Falls in older adults are a major public health concern. One in three community-dwelling older adults fall, and 22% of them fall again within a year. The healthcare costs related to fall injuries increased close to 3 times in the past 25 years and are expected to grow as the number of older adults increases. Exercise has evidence as being effective in preventing falls. Despite this established fact, after discharge from a hospital or home healthcare services, an effective and efficient home-based exercise method for older adults currently has not been established. A literature review points out that low adherence is a common drawback to solitary home-exercise due to lack of motivation, feelings of being bored, and safety concerns. In order to overcome these drawbacks, the purpose of this study is to utilize currently available internet and videoconferencing technology, and test the feasibility and pilot test the effectiveness of a group exercise at home (GEAH) program. This approach is guided by health behavior theories. It strategically places informational, instrumental, emotional, and appraisal supports delivered via Internet-based technology to motivate, encourage exercise, and promote continued exercising. Participants will exercise at home alone but will be connected with up to 11 peers and an instructor in a real time exercise group. They will view peer exercisers (with consent) and an instructor on a TV screen, while they are monitored for safety and correct procedure. This group exercise will be joyful and beneficial in increasing muscle strength and balance, attributed to an individualized safe and progressive exercise program based on NIA's four types of exercises and our past studies. The participants will gain knowledge through the website regarding other fall risk factors and receive appraisal from the research team via e-mail. In this process, sense of belongingness and positive affect will be developed, and self-efficacy to continue exercise will be increased, which will lead to high adherence to the GEAH program.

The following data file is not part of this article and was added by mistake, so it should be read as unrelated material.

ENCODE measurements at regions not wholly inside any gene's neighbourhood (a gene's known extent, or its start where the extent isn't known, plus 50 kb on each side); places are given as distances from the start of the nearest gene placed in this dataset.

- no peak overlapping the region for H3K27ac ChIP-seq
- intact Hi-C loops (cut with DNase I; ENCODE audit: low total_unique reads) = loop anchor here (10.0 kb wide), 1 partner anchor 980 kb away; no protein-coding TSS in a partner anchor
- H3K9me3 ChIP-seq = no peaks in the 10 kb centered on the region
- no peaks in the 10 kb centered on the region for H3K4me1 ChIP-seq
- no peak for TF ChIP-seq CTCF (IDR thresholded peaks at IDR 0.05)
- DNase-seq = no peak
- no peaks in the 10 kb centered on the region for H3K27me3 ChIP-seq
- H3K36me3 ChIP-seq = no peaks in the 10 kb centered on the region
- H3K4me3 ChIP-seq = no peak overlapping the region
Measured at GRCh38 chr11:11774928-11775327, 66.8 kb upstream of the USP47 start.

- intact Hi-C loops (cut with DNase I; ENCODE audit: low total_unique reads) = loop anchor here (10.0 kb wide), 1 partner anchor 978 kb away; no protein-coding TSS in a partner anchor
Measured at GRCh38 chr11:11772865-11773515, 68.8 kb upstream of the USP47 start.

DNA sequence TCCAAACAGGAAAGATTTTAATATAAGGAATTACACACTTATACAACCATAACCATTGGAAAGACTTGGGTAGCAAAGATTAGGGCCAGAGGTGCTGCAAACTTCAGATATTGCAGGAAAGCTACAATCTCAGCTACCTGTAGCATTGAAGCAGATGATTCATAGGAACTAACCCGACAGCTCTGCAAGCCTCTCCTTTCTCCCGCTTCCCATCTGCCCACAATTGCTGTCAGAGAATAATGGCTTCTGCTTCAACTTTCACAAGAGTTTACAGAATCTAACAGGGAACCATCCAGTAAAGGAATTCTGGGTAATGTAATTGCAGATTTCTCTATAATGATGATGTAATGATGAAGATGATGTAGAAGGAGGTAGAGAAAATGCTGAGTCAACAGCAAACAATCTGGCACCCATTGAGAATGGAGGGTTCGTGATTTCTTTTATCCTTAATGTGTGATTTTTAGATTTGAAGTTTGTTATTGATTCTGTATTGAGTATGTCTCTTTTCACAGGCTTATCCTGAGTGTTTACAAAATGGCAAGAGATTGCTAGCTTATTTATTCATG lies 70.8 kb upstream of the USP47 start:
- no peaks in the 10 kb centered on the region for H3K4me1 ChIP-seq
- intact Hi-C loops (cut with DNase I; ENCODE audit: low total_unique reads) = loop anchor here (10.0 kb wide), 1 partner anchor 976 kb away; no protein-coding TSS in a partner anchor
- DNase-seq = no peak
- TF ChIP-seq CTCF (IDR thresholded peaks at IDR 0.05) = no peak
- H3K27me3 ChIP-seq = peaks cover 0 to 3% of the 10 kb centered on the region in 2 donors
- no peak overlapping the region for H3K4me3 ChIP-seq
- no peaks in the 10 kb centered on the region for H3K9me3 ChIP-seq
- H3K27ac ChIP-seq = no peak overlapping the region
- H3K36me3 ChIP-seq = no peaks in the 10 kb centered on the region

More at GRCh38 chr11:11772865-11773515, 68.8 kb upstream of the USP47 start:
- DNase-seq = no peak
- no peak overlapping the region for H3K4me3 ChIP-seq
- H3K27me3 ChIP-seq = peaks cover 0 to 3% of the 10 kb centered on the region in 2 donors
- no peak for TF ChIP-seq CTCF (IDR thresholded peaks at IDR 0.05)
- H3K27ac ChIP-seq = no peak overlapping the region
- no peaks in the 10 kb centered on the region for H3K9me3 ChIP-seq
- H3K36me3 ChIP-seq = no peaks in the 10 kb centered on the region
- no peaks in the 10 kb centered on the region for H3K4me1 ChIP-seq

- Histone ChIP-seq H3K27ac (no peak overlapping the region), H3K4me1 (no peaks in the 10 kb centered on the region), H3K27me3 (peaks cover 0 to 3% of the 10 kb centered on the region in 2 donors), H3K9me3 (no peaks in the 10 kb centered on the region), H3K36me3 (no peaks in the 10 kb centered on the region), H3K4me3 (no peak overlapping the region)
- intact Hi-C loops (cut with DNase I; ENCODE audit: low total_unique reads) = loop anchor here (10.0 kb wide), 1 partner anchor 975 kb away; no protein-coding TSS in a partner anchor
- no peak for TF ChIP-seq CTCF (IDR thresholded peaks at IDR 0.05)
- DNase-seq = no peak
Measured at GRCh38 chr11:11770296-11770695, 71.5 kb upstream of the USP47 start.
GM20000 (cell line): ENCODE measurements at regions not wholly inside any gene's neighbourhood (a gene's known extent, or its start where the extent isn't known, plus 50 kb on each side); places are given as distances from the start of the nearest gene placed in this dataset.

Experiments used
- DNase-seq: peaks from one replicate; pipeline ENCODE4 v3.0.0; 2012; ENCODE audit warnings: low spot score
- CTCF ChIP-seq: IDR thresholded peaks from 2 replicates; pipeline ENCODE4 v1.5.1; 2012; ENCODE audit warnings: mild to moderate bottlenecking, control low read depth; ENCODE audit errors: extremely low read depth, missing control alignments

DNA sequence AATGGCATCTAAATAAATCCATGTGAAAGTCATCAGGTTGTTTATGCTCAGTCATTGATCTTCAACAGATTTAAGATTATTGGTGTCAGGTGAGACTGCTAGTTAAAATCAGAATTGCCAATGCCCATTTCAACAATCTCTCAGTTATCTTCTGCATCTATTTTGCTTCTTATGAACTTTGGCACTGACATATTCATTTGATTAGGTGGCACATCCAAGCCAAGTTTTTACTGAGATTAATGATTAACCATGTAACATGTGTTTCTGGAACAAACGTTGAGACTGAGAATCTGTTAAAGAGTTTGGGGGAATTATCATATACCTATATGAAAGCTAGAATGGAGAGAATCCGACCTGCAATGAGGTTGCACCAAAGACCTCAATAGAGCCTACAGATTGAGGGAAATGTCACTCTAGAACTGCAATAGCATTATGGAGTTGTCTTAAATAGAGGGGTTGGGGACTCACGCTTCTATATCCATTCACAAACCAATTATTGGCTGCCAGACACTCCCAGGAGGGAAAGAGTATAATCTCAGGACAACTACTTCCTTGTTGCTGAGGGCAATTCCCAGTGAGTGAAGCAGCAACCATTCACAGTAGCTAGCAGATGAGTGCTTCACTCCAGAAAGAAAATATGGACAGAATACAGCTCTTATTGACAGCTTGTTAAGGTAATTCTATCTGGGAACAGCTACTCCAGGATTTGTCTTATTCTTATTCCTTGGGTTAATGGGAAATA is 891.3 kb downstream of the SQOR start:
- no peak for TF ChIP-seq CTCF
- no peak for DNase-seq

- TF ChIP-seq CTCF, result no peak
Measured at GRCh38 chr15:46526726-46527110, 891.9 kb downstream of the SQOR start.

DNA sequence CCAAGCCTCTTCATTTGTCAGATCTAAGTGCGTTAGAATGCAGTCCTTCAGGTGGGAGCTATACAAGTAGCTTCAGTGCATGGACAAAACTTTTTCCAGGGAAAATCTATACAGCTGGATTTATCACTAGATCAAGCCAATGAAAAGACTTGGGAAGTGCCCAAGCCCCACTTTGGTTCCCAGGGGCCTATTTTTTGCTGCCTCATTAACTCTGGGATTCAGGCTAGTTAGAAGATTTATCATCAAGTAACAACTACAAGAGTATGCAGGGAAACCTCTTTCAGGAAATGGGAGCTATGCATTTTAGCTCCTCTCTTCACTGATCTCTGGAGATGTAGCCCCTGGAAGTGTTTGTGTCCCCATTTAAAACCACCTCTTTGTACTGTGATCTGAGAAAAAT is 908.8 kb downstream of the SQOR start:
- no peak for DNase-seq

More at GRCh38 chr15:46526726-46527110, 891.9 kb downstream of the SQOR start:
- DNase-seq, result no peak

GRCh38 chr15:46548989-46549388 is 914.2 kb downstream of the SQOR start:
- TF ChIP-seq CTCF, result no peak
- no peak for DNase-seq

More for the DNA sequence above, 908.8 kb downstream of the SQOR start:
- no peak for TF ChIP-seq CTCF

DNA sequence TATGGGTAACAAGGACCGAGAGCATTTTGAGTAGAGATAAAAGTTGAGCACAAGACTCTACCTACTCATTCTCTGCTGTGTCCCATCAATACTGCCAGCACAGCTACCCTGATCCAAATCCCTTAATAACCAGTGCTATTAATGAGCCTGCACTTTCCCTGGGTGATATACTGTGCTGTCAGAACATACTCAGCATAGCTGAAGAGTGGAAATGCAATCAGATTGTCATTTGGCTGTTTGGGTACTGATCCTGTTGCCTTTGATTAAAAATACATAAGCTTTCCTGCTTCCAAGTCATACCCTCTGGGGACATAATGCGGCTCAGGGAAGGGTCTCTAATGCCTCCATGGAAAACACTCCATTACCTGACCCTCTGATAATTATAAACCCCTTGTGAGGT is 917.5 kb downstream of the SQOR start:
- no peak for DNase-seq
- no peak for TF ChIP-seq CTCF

Aim 1 is to identify the relationship among variables in the process, form technology use and adherence to the program (self-efficacy to use technology, perceived benefits, affect, self-efficacy for exercise, and intention).
Aim 2 is to conduct a randomized controlled trial with a 6-month intervention with 9-month follow-up. Community-based older adults without cognitive impairment who have a history of a fall and a resulting hospital visit in the past year (N=48) will be identified by a blocked (by age and a history of fals) random sampling. Expected results are reduced fear of falling and various objective fall risk factors (strength and balance) and the number of falls. The next step following this proof of concept is to conduct a longitudinal study with a large sample size to identify fall reduction as well as cost effectiveness using this approach. This project is necessary to prevent falls in an aging society as is evidenced;we cannot afford to maintain the status-quo.

Public Health Relevance

One third of older adults fall and the healthcare costs related to falls have increased threefold in the past 25 years. Home-based exercise is strongly recommended for older adults who had a fall to prevent further falls, but low adherence is a common problem. This study addresses these public health issues by converting home-excise to group-excise at home to increase adherence, thus reduce fall risks.

National Institute of Health (NIH)
National Institute on Aging (NIA)
Exploratory/Developmental Grants (R21)
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Aging Systems and Geriatrics Study Section (ASG)
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Joseph, Lyndon
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State University of New York at Buffalo
Physical Medicine & Rehab
Schools of Allied Health Profes
United States
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